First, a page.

Road trip: explore Aveyron in southern France
- Credit: Archant
Discover pretty villages, Roquefort cheese and the Millau Viaduct as you drive around Aveyron on our two-day road trip itinerary from Brousse-le-Château to Millau
Day one: Brousse-le-Château to Saint-Jean-d’Alcapiès
Our journey through Aveyron begins in the Plus Beau Village of Brousse-le-Château, which clings to the rock jutting skywards at the confluence of the Tarn and Alrance rivers. As we approach from the road that runs alongside the Tarn, my jaw drops as sharply as the promontory on which the old castle stands. In an area with a surfeit of beautiful places, Brousse-le-Château still stands out.
Wandering over the steep, cobbled bridge that leads to the church and castle, it feels as if nothing has changed in centuries. Imagine the feet that have trodden here before. Heading up towards the castle is not for anyone with a fear of heights, and France’s health and safety standards are not exactly strict, but the views are magnificent. My only disappointment is that the village store does not sell croissants. But having made a leisurely start and knowing that the French start serving lunch early at noon, I am not worrying too much.
From here, it is a 50-kilometre drive to Sylvanès, with a quick coffee stop en route in Saint-Izaire. Our stomachs are rumbling, but we already know that our destination has a great restaurant. The hamlet is known primarily for hosting a festival of sacred world music in its abbey every summer. So how on earth can the owner of Le Sylvanès, Christophe Sénégas, make a go of his business all year round?
Having eaten a wonderful nut and Roquefort cheese salad, followed by an enormous cut of succulent lamb, I understand why. People come from miles around for the food and warm welcome. The restaurant is full of rugby memorabilia, as Christophe is on the committee of the Challenge Vaquerin tournament that takes place in August in towns in the area. If you love the oval ball, it is a great way to see top French and English teams at close quarters.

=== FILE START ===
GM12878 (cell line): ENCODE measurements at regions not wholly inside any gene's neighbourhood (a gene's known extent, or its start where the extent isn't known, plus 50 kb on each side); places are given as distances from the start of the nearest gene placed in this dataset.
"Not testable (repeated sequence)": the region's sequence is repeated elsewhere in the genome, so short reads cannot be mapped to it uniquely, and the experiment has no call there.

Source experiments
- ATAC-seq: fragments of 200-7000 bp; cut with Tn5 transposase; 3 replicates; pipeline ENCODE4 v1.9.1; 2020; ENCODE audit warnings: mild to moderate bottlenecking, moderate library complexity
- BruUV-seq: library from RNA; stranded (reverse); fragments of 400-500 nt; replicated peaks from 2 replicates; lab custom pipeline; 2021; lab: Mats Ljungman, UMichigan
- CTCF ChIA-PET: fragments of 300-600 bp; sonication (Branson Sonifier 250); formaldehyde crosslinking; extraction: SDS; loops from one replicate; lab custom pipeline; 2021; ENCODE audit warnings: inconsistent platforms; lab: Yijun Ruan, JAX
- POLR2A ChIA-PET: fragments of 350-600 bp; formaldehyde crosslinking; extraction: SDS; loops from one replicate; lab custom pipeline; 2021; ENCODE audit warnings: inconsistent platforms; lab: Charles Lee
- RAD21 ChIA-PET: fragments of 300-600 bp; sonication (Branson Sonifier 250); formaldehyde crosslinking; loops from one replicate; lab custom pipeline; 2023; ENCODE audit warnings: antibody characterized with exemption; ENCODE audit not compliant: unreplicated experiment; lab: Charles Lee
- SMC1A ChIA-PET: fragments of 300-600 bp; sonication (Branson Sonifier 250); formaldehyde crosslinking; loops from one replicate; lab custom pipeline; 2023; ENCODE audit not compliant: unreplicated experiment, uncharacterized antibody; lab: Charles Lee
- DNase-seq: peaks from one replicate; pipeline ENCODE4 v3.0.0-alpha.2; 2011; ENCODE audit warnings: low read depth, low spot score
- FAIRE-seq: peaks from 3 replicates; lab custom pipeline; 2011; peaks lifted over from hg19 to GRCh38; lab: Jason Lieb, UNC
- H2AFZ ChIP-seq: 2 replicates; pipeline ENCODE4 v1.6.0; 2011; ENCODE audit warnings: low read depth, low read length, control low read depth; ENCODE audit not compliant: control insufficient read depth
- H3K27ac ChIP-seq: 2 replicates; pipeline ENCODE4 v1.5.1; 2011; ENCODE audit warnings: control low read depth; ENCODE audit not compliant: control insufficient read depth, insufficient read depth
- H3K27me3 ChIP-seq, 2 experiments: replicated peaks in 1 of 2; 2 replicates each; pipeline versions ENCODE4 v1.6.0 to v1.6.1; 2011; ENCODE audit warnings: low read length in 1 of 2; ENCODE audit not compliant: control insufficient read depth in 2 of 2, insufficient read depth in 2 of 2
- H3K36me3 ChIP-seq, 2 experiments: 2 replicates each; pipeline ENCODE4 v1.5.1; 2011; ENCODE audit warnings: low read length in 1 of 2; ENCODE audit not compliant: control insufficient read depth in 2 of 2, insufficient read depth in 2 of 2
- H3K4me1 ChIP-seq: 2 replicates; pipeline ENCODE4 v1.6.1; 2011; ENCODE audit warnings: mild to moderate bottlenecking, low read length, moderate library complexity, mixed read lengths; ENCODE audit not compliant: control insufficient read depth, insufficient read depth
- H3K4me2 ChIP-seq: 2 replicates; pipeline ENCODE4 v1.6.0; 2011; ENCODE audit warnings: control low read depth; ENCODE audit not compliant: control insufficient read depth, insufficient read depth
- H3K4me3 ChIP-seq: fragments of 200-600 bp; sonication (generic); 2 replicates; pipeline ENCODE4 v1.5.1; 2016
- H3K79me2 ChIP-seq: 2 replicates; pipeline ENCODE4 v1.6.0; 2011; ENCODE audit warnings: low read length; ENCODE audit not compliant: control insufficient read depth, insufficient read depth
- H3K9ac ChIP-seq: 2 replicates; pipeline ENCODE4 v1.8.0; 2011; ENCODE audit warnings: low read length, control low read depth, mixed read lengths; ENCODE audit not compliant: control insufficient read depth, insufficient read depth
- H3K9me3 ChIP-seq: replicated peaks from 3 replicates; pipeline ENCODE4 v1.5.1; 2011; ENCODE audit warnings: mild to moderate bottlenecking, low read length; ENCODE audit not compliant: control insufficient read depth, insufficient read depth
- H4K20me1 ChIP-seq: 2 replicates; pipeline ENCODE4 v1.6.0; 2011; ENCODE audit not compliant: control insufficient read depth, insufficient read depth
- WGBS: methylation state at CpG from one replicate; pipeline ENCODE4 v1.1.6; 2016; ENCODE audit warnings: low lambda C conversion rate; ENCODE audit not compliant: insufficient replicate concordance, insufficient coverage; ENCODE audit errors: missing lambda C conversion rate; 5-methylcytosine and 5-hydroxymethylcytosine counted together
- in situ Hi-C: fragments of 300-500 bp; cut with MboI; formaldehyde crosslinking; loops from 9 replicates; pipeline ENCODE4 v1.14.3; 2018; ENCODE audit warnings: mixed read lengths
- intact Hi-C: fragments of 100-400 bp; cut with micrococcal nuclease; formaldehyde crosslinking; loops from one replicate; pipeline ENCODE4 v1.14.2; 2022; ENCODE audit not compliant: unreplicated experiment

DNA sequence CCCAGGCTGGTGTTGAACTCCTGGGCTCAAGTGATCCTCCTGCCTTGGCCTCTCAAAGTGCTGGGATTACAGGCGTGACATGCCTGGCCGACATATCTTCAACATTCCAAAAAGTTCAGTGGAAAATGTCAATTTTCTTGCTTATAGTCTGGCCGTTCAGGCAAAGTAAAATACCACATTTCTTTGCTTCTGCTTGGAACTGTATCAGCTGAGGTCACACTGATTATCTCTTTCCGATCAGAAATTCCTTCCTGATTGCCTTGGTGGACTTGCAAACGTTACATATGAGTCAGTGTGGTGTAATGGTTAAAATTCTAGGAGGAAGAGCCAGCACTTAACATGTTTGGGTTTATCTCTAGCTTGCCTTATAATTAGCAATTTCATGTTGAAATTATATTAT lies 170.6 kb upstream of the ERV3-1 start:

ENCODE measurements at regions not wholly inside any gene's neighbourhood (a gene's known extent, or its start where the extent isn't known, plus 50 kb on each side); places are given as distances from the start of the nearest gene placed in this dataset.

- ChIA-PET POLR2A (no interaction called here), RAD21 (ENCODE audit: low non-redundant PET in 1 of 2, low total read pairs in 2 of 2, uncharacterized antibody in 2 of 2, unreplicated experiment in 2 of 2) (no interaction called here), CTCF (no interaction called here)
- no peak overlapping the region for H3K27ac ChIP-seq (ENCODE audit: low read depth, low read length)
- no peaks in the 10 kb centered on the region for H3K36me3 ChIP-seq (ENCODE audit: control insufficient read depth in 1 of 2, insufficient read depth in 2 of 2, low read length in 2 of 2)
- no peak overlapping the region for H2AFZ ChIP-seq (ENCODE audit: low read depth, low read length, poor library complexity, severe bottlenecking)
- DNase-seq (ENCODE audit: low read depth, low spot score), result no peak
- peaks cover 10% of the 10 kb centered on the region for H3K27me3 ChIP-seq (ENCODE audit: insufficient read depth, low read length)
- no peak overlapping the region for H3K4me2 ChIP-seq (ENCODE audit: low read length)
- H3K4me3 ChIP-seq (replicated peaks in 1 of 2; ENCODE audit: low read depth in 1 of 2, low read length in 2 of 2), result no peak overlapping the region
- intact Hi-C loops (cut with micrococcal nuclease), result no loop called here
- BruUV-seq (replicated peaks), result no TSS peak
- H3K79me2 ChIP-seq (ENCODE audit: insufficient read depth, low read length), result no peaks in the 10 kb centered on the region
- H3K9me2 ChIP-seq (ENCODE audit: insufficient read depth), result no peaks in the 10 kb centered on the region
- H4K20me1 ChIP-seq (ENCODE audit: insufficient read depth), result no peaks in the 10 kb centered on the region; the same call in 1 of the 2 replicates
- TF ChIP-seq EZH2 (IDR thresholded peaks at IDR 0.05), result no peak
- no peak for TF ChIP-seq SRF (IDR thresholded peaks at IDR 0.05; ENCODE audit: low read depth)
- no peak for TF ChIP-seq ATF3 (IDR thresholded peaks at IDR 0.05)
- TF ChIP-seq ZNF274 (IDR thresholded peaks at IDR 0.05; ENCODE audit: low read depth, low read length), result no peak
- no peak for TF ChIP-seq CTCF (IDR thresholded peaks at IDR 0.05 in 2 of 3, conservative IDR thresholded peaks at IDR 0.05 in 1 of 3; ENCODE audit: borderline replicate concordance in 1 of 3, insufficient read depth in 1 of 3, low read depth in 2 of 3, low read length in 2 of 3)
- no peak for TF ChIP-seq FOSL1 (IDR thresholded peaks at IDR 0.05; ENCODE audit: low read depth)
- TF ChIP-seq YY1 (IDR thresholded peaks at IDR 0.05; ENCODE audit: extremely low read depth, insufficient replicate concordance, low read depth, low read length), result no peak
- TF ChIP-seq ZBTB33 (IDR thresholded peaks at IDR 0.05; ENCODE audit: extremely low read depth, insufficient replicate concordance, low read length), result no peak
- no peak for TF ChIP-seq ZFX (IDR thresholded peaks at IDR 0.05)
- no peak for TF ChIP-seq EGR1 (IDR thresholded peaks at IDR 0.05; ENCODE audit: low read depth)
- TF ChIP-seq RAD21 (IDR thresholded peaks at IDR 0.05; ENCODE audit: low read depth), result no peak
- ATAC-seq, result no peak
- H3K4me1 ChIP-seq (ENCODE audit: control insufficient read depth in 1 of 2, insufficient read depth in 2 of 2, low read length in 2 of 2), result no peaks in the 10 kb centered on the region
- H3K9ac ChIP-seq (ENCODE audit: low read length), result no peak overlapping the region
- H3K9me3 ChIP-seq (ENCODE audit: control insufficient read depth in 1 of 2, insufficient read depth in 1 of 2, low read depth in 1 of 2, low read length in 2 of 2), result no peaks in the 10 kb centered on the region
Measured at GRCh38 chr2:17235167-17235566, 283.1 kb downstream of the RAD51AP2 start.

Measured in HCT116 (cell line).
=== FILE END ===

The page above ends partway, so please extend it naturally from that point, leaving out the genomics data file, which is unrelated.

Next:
My wife Louise and I could have chewed the fat all afternoon with Christophe and his team, but we have an appointment with cheese to keep. Going back on ourselves for a while, we take the scenic route along the D999 for 40 kilometres to arrive in the home of Roquefort, one of the world’s best-known blue cheeses. Only fromage that has been aged in the Combalou caves of Roquefort-sur-Soulzon has the right to bear the name. The village lies at the top of a long and winding road, and by the look of it, almost all commercial activity is driven by its gorgeous, strong cheese.
There are various producers, including Société and Papillon, selling Roquefort in shops and offering tours of the caves where the magic happens. My wife and I get the lowdown from Société during a visit. Staff offer us a tasting, and we discover that two helpings of Roquefort in one day definitely is not overdoing it.
Stop for lunch at... Le Sylvanès, a popular restaurant in Sylvanès.
Stay the night at... The five-star gîte Château Castel d’Alzac (apartments from €288 for two nights) in Saint-Jean-d’Alcapiès, a 10-minute drive away.
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Day two: Saint-Jean-d’Alcapiès to Millau
Feeling suitably refreshed, we enjoy a leisurely start meandering the 27 kilometres of quiet country roads to Sainte-Eulalie-de-Cernon, first joining the D23 at Tournemire before wending our way to this gorgeous village. The place is small and quaint, dominated by 12th-century garrison buildings once used by the Knights Templar. We have organised a local guide to show us round and it is fascinating to hear tales of how these people lived so long ago.
Just five minutes out of town and up the hill lies the Vélorail du Larzac (fares from €12), an original idea that allows you to pedal on a trolley-like contraption across six viaducts and along 12 kilometres of disused railway line. I have done it before and loved the experience. But my wife breathes a sigh of relief when she realises the vélorail is open only from April to October – and we are out of season.
Louise is far more interested in our next stop, the town of Millau, just half an hour away, because of its reputation for leatherware, and gloves in particular. The Causse company was founded in Millau in 1892 and was bought by the Chanel fashion house in 2012. It is not hard to see why; the craftsmanship is exceptional. At Causse’s flash designer building in the town centre, you can watch artisans at work, see an exhibition detailing the company’s history and check out the wares in the shop.
Finally, we take a 15-minute drive to the biggest attraction in Aveyron, the Viaduc de Millau across the Gorges du Tarn, designed by the British architect Norman Foster and opened in 2004. We gaze in awe at the cable-stayed road bridge, which is 2.5 kilometres long and rises 343 metres above the ground. Spanning a region that has witnessed so much human history, it is somehow fitting that we end our day enjoying the incredible sight of a perfect product of modern man’s ingenuity.
Stop for lunch at... Grab a bite to eat at the pleasant Restaurant Capion (three-course lunch with wine, €16.50) in Millau.
Getting there: Flybe operates flights from Southampton to Rodez from June-Aug 2018; Brousse-le-Château is a 10hr drive from the northern ports.
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